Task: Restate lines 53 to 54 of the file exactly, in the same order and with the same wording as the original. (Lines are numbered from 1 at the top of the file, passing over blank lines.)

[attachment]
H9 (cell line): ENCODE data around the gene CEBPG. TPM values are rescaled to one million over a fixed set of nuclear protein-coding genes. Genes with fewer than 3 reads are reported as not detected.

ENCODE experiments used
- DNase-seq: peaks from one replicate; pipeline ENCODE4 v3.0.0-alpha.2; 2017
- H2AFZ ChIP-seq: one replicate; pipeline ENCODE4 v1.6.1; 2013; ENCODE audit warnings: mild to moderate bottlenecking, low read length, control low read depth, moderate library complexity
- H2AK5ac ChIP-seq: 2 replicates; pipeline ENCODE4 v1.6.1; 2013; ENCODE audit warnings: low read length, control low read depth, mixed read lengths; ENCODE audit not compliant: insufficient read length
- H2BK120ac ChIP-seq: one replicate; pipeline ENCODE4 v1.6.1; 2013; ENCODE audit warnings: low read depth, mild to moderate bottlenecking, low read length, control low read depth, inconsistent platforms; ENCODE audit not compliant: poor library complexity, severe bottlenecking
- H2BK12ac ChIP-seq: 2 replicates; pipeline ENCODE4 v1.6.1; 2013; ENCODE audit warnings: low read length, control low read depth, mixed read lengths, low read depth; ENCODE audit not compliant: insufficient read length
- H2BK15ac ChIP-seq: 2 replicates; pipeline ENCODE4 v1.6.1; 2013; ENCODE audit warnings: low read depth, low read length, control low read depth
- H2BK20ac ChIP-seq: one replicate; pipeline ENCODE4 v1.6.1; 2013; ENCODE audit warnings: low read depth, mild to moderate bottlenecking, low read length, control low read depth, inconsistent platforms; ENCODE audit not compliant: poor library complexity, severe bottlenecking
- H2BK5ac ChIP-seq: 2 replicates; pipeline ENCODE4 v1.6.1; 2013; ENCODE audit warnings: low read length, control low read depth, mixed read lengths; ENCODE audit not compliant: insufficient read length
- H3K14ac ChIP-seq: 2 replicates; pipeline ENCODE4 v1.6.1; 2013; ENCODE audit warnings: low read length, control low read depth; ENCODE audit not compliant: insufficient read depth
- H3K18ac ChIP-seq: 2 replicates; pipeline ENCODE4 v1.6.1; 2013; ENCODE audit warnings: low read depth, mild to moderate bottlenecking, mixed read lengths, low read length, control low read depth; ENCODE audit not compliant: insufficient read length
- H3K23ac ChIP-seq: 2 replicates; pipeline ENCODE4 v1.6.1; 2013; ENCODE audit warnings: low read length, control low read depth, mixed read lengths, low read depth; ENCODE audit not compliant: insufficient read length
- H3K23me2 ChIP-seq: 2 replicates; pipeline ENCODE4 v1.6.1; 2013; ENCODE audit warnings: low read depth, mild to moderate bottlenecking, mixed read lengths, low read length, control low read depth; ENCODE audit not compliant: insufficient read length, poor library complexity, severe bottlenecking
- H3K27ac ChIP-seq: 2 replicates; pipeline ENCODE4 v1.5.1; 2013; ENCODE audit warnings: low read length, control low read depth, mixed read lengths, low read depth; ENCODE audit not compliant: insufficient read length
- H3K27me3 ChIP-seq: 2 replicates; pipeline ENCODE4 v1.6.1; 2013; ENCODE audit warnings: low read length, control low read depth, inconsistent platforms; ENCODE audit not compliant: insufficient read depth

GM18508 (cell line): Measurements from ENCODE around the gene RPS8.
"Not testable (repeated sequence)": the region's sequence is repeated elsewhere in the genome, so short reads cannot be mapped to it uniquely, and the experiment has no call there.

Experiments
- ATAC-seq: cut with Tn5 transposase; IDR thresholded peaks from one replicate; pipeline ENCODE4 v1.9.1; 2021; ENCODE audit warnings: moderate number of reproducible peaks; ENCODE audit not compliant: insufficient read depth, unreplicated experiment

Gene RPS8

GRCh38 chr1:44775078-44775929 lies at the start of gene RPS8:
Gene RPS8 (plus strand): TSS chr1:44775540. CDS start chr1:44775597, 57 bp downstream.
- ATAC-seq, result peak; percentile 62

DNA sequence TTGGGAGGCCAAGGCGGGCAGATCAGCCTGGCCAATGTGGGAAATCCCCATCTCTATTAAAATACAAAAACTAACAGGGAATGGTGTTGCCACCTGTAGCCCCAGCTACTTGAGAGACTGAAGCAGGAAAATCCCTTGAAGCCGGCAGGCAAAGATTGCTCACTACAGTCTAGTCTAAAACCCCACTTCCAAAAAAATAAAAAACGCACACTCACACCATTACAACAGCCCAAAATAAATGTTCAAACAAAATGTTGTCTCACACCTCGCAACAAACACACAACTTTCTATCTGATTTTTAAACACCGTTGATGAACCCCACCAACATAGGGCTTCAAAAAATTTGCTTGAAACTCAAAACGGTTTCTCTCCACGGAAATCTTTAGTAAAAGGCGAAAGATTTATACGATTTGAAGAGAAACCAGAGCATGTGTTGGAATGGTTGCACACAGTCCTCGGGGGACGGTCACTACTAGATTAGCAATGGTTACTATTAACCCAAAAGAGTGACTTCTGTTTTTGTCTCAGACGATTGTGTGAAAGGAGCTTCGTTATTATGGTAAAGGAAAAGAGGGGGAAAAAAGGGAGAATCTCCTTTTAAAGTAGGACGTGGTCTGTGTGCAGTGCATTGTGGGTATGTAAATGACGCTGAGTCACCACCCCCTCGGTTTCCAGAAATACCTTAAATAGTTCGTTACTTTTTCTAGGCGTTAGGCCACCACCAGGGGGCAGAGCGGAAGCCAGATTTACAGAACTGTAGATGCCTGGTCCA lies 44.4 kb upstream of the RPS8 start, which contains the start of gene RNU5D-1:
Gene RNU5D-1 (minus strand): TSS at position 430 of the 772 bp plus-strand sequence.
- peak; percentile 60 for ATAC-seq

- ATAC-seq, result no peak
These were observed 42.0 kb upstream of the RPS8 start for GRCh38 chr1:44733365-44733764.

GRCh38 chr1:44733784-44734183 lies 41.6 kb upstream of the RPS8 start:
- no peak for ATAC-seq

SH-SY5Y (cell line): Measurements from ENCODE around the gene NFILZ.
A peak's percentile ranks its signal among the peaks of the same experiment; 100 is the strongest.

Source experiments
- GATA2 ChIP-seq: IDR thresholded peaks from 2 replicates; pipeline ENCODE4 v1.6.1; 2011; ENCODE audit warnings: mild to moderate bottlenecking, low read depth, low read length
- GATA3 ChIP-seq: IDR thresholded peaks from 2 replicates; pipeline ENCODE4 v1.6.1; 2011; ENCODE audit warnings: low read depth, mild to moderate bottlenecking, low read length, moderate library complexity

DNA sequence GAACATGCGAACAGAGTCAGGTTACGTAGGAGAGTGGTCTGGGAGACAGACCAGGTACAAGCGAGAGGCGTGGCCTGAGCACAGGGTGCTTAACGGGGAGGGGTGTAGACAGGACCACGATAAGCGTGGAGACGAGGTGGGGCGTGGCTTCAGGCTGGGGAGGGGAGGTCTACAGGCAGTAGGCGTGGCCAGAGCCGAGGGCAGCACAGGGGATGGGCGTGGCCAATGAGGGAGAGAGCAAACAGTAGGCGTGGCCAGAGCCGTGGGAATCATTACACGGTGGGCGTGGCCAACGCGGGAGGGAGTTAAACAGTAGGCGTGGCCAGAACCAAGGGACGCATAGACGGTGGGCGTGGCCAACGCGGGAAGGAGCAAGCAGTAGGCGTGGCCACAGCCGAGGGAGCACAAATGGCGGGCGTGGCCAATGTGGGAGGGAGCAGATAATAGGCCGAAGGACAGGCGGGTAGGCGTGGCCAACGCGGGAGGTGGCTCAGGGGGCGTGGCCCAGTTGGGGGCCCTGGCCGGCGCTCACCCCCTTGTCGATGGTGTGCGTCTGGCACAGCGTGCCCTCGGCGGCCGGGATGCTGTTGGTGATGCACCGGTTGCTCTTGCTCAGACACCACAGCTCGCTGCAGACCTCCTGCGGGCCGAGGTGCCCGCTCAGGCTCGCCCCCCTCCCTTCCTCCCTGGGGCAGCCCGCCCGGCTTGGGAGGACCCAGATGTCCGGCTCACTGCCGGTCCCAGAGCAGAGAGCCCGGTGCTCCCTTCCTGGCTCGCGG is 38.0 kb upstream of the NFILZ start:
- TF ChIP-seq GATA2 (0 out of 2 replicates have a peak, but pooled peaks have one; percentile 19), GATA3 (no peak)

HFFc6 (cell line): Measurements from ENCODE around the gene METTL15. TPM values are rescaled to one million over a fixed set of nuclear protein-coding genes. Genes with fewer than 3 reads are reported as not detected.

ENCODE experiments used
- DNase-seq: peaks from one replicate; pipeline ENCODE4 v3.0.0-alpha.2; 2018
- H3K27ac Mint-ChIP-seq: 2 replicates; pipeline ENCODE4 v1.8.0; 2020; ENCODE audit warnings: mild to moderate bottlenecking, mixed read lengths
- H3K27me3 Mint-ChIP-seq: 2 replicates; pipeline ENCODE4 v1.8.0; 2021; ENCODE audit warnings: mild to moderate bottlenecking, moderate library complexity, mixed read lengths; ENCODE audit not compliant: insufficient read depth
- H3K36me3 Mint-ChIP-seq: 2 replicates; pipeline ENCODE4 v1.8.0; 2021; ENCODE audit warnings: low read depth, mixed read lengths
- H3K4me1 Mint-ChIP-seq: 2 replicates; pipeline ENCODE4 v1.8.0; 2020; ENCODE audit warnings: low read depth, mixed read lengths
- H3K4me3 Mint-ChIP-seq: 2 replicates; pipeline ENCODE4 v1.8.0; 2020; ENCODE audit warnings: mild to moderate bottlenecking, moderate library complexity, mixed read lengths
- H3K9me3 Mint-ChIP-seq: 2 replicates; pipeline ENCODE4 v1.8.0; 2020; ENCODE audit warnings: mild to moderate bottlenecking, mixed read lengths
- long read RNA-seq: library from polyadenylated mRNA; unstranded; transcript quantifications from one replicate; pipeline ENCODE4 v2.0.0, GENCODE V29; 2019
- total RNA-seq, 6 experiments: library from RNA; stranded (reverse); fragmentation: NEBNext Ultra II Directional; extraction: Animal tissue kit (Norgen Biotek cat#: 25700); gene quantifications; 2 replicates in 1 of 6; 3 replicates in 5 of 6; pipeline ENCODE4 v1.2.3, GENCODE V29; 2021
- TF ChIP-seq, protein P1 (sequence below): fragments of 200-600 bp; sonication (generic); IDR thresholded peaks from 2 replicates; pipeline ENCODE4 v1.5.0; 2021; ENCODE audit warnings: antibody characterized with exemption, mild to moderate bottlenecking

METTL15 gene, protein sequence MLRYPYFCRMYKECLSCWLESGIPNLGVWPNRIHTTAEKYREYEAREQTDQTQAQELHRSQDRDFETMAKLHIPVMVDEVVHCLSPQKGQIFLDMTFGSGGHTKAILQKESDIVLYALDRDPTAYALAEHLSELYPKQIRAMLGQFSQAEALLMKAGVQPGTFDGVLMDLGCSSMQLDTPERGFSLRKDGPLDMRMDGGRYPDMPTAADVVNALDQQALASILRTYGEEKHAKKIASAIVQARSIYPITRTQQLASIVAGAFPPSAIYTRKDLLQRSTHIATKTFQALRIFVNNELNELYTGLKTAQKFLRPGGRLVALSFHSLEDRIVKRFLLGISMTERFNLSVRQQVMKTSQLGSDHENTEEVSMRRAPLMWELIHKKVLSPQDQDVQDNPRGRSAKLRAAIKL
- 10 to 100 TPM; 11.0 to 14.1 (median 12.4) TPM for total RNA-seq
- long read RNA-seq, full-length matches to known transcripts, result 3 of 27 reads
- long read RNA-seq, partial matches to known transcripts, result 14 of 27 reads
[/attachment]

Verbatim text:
- long read RNA-seq, full-length matches to known transcripts, result 3 of 27 reads
- long read RNA-seq, partial matches to known transcripts, result 14 of 27 reads